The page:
Cover image for The art of family : genealogical artifacts in New England
The art of family : genealogical artifacts in New England
Simons, D. Brenton.
First edition.
Publication Information:
Boston, Mass. : New England Historic Genealogical Society : Distributed by Northeastern University Press, 2002.
Physical Description:
xiv, 336 pages : illustrations (some color), map ; 26 cm
Format :


Call Number
Material Type
Home Location
Item Holds
NK810 .A78 2002 Adult Non-Fiction Grosvenor Room Non-Circ

On Order



In this lavishly illustrated volume, which features over 200 halftones and sixteen color plates from public and private collections, distinguished experts in history, art, and genealogy explore the important but often overlooked relationship between material culture and family history in New England during the seventeenth, eighteenth, and nineteenth centuries. The contributors examine a broad range of family record artifacts, including genealogical samplers, mouring embroideries, pen-and-ink family registers, gravestones, heraldica, textiles, furniture, silver, and portraiture. An indispensable resource on the world of decorative arts and its significance in preserving family identity, this beautiful work provides much valuable information and research clues for modern-day genealogists.

Reviews 1

Library Journal Review

Many people think of family history and genealogical research as the collection and preservation of dry facts about our ancestors. That's true, to some extent, but what sort of artifacts did our ancestors create to commemorate their loved ones and what can we gain by studying them? Simons (New England Historic Genealogical Society) and Benes (Dublin Seminar for New England Folklife), together with a who's who of scholarly contributors, demonstrate that a great deal can be learned from the things our ancestors left behind. The essays are divided into sections that highlight the popularity, varieties, and significance of family registers, family-tree lithographs, portraitures, gravestones and epitaphs, mourning jewelry, and silver pieces of New England in the 17th, 18th, and 19th centuries. Through the examination of these artifacts it becomes clear that our ancestors desired not only to preserve genealogical data but also to declare their love and devotion and perpetuate their memories of family. This book provides a solid foundation for social historians, genealogists with New England roots, or those with an interest in decorative arts of the era. Recommended for academic and large genealogy and public library collections. Elaine M. Kuhn, Allen Cty. P.L., Ft. Wayne, IN (c) Copyright 2010. Library Journals LLC, a wholly owned subsidiary of Media Source, Inc. No redistribution permitted.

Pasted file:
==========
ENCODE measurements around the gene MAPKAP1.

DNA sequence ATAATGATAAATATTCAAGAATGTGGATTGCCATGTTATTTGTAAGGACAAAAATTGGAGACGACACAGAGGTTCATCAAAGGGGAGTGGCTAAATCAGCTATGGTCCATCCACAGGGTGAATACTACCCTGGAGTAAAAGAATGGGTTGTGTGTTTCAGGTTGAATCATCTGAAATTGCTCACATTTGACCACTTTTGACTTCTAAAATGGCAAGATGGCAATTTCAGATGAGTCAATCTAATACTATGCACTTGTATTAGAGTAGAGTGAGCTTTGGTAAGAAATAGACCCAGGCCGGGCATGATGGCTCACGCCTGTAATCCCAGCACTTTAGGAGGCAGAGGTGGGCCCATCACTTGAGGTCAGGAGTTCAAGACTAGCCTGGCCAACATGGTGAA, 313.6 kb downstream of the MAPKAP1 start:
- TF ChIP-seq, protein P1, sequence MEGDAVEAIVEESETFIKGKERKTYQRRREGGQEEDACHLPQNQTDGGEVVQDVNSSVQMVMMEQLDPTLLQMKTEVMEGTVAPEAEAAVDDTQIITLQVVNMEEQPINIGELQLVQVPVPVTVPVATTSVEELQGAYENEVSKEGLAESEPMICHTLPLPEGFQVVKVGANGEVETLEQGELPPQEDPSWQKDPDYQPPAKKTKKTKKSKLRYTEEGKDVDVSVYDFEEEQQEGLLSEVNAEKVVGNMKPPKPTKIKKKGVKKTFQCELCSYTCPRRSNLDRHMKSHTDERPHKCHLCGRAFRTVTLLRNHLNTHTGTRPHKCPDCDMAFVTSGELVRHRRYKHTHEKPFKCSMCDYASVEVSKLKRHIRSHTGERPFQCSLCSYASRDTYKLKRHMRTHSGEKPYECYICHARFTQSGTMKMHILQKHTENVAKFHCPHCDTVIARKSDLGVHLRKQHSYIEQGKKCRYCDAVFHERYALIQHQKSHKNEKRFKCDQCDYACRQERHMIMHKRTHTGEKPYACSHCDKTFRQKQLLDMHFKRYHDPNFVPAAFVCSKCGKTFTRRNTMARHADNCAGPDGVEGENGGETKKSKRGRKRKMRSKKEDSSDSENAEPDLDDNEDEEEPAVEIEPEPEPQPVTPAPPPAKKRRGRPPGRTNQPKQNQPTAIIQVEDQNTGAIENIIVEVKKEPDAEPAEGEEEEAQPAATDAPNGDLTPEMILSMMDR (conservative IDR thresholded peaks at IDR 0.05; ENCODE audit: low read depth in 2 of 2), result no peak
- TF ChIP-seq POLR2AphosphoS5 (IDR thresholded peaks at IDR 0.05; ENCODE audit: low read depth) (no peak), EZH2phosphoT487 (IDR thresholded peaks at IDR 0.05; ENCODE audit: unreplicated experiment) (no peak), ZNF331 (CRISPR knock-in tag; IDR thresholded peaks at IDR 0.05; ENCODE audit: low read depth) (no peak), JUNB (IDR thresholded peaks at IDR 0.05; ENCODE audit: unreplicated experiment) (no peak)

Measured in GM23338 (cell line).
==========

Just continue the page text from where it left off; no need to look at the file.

Table of Contents

John DemosWendell GarrettLaurel Thatcher UlrichPeter BenesGeorgia Brady BarnhillMaureen A. TaylorD. Brenton SimonsLauren B. HewesElle ShushanBetty RingLaurel K. GabelBarbara McLean Ward and Gerald W. R. WardAbbott Lowell CummingsJane Cayford NylanderJeremy Dupertuis BangsArthur B. and Sybil B. KernPeter BenesGeorgia Brady Barnhill
Acknowledgmentsp. vii
Notes on Contributorsp. ix
Introductionp. xi
Section I Two Historians' Views on Family History and Genealogy
Families and the Decorative Artsp. 1
Creating Lineagesp. 5
Section II Family Representations and Remembrances
Decorated New England Family Registers, 1770 to 1850p. 13
"Keep Sacred the Memory of Your Ancestors": Family Registers and Memorial Printsp. 60
Tall Oaks from Little Acorns Grow: The Family Tree Lithograph in Americap. 75
Section III Families and Portraiture
New England Family Record Broadsides and Portraiture, and the Letterpress Artist of Connecticutp. 91
The Family in Portraiturep. 114
Tokens of Sorrow: New England Portrait Miniatures and Mourning Jewelryp. 127
Section IV Representations of Passage
One Moment in Time: The Family Portrait Mourning Piece, a Unique American Formp. 145
"By this you see we are but dust": The Gravestone Art and Epitaphs of Our Ancestorsp. 150
Section V Patterns of Inheritance and Acquisition
Sterling Memories: Family and Silver in Early New Englandp. 177
The Abigail Ball Box: The History of an Initialed Objectp. 191
Section VI Patterns of Family Legacies
Preserving a Legacyp. 201
Commemorating Colonial New England's First Families: The Triumph of the Pilgrimsp. 222
Section VII Genealogy and Historical Research
On the Importance of Genealogical Methodology in Researching Early New England Folk Portraitistsp. 245
Section VIII Checklists
Selected Checklist of Manuscript, Watercolor, and Needlework Family Registers and Family Trees in New England, 1780-1846p. 275
Checklist of Printed Family Registers and Memorial Prints, 1790-1900p. 283
Name Indexp. 301
Subject Indexp. 327